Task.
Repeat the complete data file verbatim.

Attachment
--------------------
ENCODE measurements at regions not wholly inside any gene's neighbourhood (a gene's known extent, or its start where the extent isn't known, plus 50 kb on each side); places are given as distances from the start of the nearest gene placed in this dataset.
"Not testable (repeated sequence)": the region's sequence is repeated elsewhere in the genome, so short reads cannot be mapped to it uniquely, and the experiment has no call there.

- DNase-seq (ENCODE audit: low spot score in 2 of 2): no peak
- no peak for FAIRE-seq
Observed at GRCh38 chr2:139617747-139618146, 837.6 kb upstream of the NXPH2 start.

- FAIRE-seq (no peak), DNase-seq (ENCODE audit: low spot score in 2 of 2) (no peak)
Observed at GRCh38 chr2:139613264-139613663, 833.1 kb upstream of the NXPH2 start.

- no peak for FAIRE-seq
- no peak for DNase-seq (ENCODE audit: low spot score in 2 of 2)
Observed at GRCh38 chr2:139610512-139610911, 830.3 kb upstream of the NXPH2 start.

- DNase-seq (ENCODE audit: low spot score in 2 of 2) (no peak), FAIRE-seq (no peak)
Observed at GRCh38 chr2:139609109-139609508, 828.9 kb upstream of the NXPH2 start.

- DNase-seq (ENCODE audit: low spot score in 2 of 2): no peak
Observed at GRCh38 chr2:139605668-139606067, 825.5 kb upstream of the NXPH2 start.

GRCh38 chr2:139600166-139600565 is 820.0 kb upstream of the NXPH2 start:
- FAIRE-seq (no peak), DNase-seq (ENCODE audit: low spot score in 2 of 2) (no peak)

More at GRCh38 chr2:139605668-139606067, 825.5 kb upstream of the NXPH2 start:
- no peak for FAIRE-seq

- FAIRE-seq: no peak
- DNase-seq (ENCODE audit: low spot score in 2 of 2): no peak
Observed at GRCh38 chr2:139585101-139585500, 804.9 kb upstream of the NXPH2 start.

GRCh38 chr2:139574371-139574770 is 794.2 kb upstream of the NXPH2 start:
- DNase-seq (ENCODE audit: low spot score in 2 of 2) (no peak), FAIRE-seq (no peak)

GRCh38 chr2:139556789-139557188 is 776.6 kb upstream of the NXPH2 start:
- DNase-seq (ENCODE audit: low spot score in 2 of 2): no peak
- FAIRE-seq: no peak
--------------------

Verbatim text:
ENCODE measurements at regions not wholly inside any gene's neighbourhood (a gene's known extent, or its start where the extent isn't known, plus 50 kb on each side); places are given as distances from the start of the nearest gene placed in this dataset.
"Not testable (repeated sequence)": the region's sequence is repeated elsewhere in the genome, so short reads cannot be mapped to it uniquely, and the experiment has no call there.

- DNase-seq (ENCODE audit: low spot score in 2 of 2): no peak
- no peak for FAIRE-seq
Observed at GRCh38 chr2:139617747-139618146, 837.6 kb upstream of the NXPH2 start.

- FAIRE-seq (no peak), DNase-seq (ENCODE audit: low spot score in 2 of 2) (no peak)
Observed at GRCh38 chr2:139613264-139613663, 833.1 kb upstream of the NXPH2 start.

- no peak for FAIRE-seq
- no peak for DNase-seq (ENCODE audit: low spot score in 2 of 2)
Observed at GRCh38 chr2:139610512-139610911, 830.3 kb upstream of the NXPH2 start.

- DNase-seq (ENCODE audit: low spot score in 2 of 2) (no peak), FAIRE-seq (no peak)
Observed at GRCh38 chr2:139609109-139609508, 828.9 kb upstream of the NXPH2 start.

- DNase-seq (ENCODE audit: low spot score in 2 of 2): no peak
Observed at GRCh38 chr2:139605668-139606067, 825.5 kb upstream of the NXPH2 start.

GRCh38 chr2:139600166-139600565 is 820.0 kb upstream of the NXPH2 start:
- FAIRE-seq (no peak), DNase-seq (ENCODE audit: low spot score in 2 of 2) (no peak)

More at GRCh38 chr2:139605668-139606067, 825.5 kb upstream of the NXPH2 start:
- no peak for FAIRE-seq

- FAIRE-seq: no peak
- DNase-seq (ENCODE audit: low spot score in 2 of 2): no peak
Observed at GRCh38 chr2:139585101-139585500, 804.9 kb upstream of the NXPH2 start.

GRCh38 chr2:139574371-139574770 is 794.2 kb upstream of the NXPH2 start:
- DNase-seq (ENCODE audit: low spot score in 2 of 2) (no peak), FAIRE-seq (no peak)

GRCh38 chr2:139556789-139557188 is 776.6 kb upstream of the NXPH2 start:
- DNase-seq (ENCODE audit: low spot score in 2 of 2): no peak
- FAIRE-seq: no peak